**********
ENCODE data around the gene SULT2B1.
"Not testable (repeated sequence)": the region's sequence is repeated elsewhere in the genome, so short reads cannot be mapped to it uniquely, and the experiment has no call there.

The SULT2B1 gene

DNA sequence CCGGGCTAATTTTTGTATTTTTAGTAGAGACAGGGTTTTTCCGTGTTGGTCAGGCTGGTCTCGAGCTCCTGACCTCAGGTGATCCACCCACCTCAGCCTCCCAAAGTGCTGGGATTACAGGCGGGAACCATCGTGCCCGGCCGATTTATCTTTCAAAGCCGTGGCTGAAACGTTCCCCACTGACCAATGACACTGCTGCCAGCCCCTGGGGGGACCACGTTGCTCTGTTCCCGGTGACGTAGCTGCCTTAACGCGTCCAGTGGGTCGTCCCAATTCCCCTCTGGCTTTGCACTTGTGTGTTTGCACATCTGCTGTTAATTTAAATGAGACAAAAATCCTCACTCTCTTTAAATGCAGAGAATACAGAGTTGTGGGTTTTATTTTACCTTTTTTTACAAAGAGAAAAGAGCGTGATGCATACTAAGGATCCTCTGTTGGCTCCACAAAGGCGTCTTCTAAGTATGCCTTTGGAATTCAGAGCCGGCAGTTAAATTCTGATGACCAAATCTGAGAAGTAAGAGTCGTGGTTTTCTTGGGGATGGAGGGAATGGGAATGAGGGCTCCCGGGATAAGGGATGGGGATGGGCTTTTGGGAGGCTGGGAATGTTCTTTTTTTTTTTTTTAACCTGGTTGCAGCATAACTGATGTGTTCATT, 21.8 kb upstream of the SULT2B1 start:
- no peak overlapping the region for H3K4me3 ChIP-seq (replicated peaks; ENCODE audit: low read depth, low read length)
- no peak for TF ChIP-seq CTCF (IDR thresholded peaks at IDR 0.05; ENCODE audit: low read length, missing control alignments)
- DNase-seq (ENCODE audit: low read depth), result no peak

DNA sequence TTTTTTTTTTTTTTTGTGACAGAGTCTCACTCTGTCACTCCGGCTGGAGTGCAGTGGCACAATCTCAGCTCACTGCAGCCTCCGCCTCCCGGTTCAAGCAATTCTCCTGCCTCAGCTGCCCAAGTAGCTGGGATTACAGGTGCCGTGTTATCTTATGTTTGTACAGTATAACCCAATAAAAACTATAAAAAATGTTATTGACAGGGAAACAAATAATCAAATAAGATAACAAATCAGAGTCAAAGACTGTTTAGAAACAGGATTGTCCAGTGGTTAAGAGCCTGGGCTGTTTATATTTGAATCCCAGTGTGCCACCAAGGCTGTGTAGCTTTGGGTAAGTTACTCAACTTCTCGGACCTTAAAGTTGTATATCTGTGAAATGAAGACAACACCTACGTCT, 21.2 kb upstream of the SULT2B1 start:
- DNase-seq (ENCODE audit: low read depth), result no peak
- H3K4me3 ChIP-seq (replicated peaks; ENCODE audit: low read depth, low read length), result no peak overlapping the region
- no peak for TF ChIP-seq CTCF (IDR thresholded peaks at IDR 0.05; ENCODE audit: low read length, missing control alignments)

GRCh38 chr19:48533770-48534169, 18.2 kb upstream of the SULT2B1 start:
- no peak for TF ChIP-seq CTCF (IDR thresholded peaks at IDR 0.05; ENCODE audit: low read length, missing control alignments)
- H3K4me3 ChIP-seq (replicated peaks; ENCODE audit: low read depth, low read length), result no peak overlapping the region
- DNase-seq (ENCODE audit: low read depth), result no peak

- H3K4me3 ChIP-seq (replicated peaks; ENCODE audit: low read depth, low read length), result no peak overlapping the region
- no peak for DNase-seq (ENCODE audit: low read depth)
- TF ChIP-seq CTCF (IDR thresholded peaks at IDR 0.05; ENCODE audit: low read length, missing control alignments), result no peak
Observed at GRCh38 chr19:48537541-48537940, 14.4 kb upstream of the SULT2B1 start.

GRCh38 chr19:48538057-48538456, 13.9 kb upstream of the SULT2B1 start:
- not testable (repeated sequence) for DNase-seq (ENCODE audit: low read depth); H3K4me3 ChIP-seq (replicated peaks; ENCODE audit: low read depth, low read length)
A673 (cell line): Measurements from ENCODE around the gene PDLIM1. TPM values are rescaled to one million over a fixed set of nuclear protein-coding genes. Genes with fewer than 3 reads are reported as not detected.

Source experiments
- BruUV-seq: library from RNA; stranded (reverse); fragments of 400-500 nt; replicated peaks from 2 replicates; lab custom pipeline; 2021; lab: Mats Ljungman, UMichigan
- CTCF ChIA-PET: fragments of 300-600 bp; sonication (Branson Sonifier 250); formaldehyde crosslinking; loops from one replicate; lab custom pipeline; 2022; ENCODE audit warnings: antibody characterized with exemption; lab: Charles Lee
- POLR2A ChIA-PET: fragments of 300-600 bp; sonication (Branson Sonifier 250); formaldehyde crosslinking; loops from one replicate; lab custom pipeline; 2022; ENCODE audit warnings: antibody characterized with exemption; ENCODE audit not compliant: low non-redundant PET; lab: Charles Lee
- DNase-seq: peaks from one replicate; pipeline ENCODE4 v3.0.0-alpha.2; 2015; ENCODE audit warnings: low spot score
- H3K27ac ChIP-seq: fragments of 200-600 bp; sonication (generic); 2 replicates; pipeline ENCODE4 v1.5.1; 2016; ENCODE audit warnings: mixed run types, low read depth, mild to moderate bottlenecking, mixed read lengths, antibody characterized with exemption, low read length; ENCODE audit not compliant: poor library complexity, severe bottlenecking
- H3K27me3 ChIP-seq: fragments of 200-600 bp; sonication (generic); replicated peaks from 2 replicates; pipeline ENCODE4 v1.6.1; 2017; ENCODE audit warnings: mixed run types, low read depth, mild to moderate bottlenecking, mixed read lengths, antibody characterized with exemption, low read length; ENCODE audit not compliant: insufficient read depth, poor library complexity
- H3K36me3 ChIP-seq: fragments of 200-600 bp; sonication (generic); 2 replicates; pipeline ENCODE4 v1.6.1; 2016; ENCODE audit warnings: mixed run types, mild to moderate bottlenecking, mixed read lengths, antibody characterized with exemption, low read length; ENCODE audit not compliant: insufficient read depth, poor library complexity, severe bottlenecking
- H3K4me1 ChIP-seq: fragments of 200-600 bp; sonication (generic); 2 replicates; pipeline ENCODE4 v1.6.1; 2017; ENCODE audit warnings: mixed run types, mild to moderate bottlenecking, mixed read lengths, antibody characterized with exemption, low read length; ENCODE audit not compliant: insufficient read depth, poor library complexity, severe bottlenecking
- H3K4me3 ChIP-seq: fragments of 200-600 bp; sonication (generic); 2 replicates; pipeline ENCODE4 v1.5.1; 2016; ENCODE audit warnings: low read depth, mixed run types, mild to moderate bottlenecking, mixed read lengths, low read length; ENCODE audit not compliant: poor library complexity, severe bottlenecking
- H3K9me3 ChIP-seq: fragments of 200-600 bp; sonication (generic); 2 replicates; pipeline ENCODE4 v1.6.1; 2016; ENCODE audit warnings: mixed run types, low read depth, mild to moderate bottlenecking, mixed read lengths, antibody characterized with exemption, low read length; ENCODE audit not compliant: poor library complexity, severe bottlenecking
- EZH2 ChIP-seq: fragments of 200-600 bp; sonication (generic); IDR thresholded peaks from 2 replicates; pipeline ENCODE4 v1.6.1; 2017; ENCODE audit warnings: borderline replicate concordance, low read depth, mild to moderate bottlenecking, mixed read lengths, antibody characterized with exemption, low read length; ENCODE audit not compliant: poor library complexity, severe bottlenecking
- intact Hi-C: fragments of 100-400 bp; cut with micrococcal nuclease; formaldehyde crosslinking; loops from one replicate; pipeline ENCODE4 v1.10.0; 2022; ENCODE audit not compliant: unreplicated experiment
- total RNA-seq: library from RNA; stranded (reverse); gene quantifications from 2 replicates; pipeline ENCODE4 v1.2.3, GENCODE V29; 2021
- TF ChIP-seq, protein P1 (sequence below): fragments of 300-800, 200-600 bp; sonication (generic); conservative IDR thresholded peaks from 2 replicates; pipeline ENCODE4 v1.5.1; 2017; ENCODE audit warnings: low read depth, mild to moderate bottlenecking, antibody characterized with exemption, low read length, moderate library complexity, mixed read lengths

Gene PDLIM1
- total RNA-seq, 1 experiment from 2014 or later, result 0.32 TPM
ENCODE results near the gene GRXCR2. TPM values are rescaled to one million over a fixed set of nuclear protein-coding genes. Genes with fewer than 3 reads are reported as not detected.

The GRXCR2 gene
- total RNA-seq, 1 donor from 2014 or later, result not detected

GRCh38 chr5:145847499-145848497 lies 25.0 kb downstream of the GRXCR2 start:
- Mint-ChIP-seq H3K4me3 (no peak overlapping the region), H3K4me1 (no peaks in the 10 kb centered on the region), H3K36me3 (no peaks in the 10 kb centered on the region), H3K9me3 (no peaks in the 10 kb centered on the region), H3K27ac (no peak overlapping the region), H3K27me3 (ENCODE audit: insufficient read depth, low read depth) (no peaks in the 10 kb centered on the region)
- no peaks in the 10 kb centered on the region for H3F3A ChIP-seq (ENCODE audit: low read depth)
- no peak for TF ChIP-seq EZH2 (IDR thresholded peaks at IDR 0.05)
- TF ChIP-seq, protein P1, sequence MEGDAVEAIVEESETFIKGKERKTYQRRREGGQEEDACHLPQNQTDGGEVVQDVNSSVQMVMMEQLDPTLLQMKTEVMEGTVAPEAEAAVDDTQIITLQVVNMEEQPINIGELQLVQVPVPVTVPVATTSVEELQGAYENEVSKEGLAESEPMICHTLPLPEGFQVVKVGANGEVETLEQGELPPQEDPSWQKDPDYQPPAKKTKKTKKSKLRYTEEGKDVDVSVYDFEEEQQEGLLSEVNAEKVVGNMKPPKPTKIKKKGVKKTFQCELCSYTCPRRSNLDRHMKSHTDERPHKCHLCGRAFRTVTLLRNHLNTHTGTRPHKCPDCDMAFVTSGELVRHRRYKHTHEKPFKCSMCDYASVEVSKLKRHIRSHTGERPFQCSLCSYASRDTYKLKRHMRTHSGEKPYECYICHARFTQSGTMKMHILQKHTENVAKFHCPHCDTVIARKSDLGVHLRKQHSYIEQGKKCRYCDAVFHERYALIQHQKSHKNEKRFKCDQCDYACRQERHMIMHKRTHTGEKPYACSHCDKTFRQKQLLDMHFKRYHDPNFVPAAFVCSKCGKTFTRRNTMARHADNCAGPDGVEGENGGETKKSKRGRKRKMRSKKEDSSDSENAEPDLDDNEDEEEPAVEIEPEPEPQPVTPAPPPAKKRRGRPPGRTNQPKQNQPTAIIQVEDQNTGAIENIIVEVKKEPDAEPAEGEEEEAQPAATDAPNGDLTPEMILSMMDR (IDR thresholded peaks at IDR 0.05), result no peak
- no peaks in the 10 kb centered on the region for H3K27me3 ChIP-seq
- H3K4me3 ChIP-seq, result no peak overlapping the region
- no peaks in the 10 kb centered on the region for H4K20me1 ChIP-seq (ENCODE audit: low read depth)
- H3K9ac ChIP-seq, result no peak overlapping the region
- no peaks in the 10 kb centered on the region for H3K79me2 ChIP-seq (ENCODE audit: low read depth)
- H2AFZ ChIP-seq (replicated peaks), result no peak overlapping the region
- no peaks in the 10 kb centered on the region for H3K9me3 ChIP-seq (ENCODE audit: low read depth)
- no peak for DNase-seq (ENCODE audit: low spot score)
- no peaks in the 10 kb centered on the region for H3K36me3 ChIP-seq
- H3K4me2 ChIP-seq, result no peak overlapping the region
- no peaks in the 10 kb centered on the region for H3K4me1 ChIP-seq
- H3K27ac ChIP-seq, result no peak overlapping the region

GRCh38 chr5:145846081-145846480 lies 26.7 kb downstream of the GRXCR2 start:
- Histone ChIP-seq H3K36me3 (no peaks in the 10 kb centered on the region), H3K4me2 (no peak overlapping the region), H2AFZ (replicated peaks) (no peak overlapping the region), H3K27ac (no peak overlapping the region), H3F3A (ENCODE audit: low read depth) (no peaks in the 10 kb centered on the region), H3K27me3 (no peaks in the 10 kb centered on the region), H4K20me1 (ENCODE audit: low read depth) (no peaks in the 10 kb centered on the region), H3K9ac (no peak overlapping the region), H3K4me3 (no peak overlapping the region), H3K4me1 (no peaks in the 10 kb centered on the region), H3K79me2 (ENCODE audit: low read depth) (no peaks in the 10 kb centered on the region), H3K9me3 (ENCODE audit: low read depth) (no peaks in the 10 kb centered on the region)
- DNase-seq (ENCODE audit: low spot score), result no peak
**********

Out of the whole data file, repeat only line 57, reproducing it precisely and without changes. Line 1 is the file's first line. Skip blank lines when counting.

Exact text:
- H3K4me2 ChIP-seq, result no peak overlapping the region